With the light at the end of the tunnel getting brighter, as the successful vaccine rollout continues and restrictions are eased gradually, our economic recovery from the Covid-19 pandemic is at the critical next stage.
It is no exaggeration to say that the upcoming Budget is set to be one of the most important. The chancellor, Rishi Sunak, must grasp the opportunity and put forward a bold fiscal plan that puts the UK firmly on the road to recovery.
Failing to meet the scale of the challenge with major investment and support will not just be a squandered moment – but it will impact on our economy, businesses and people’s livelihoods for some time to come.
My message to the chancellor is clear: he cannot row back on our recovery from the pandemic with a return to austerity.
As Sunak prepares his Red Box, it must contain the measures set out in the SNP’s five-point plan for the road to recovery.
Rather than pulling support prematurely, the UK government must introduce a £98bn fiscal stimulus – the equivalent of 5 per cent of GDP – with investment focused on creating jobs, boosting incomes and a green recovery.
It must extend the furlough scheme and other Covid income support schemes for as long as necessary – rather than setting arbitrary deadlines – and plug the gaps in support that has excluded millions of people from support.
The Red Box must also include measures to boost household incomes and tackle child poverty – by ditching the Tory public sector pay freeze, making the £20 uplift to Universal Credit (UC) permanent and extending it to legacy benefits. And matching the Scottish Child Payment across the UK.
The £20 UC uplift has provided a lifeline for many – including working families. Half-measures or short-term extensions will do nothing more than delay the hardship, rather than tackling it.
Our NHS has been on the frontline in the fight against Covid-19 and its workers have been nothing short of heroes with their efforts to save people’s lives and provide care. Now more than ever, the UK government must deliver a shot in the arm and introduce long-term investment for the NHS – matching the Scottish government’s £500 “thank you” payment, delivering a pay rise for health and care staff, and increasing NHS funding to the higher level per head in Scotland – delivering an extra £35bn for NHS England and £4bn for NHS Scotland in Barnett consequentials.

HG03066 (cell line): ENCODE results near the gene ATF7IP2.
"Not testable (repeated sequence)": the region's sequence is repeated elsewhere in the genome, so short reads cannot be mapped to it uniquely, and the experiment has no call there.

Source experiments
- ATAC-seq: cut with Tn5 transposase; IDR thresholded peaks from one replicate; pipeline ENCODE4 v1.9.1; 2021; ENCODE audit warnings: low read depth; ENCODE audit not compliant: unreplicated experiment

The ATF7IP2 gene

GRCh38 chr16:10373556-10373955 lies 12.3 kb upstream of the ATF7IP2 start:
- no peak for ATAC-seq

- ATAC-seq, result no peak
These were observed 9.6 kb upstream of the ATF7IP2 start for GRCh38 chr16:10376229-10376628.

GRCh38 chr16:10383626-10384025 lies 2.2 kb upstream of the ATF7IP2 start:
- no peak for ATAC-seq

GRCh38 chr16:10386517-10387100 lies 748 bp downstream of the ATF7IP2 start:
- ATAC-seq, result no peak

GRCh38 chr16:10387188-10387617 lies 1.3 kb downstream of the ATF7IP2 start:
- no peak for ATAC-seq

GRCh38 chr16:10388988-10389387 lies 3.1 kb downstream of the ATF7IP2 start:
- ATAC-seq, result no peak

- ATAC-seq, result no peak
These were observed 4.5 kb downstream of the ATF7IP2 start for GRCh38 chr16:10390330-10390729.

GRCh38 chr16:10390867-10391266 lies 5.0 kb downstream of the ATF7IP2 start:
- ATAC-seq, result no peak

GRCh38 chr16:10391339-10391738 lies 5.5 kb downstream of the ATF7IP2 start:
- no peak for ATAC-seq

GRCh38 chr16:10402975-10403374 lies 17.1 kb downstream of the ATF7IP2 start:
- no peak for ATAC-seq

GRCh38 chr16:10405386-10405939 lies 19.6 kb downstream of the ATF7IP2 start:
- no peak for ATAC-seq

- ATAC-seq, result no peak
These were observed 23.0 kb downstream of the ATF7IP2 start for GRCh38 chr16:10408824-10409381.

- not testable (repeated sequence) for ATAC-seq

Finally, the Budget cannot deliver support or deal with the economic challenges facing the UK without addressing the big Brexit elephant in the room. While the UK government may dismiss and downplay its impact, the reality could not be further from the truth.
Businesses are struggling to survive as they face a mountain of red tape and Brexit bureaucracy – with many left out of pocket, facing costly delays and unable to export their goods.
The UK government must wake up to the reality of their Brexit mess and set out a multibillion pound compensation package for Scotland – mitigating the damage done by Boris Johnson’s bad deal and following the EU’s €1.05bn for Ireland.
These key measures will form the foundations needed to kickstart our recovery and ensure that the light at the end of the tunnel only gets brighter.
This will be a Budget like no other. However, the signs, briefings and remarks from within Whitehall only serves to highlight that the Tories are preparing to set out their economic agenda without having learnt a single lesson.
The health crisis has exposed the inequalities that exist within society and we cannot accept a sticking plaster approach or a return to the old with Tory austerity that has punished millions of people.
This is where Scotland finds itself at a crossroads and the choice of two futures. A choice between another decade of devastating Tory austerity and the long-term damage of Brexit at Westminster? Or protect our place in Europe and secure a strong, fair and equal recovery as an independent country?
The reality is that Scotland has been left to tackle the challenges posed by this pandemic with one hand tied behind our back – with Westminster withholding investment and refusing to devolve key powers so we can take the necessary steps.
The question at the heart of the Scottish election this May will be this: who has the right to decide what sort of country we should be after the pandemic – people in Scotland or Johnson? Who do we trust most to deliver a fair recovery – ourselves or Westminster?
With both votes SNP we can deliver a strong, fair and green recovery and put Scotland’s future in Scotland’s hands – not those of Boris Johnson.
Ian Blackford is the Scottish National Party (SNP) Westminster leader and the MP for Ross, Skye and Lochaber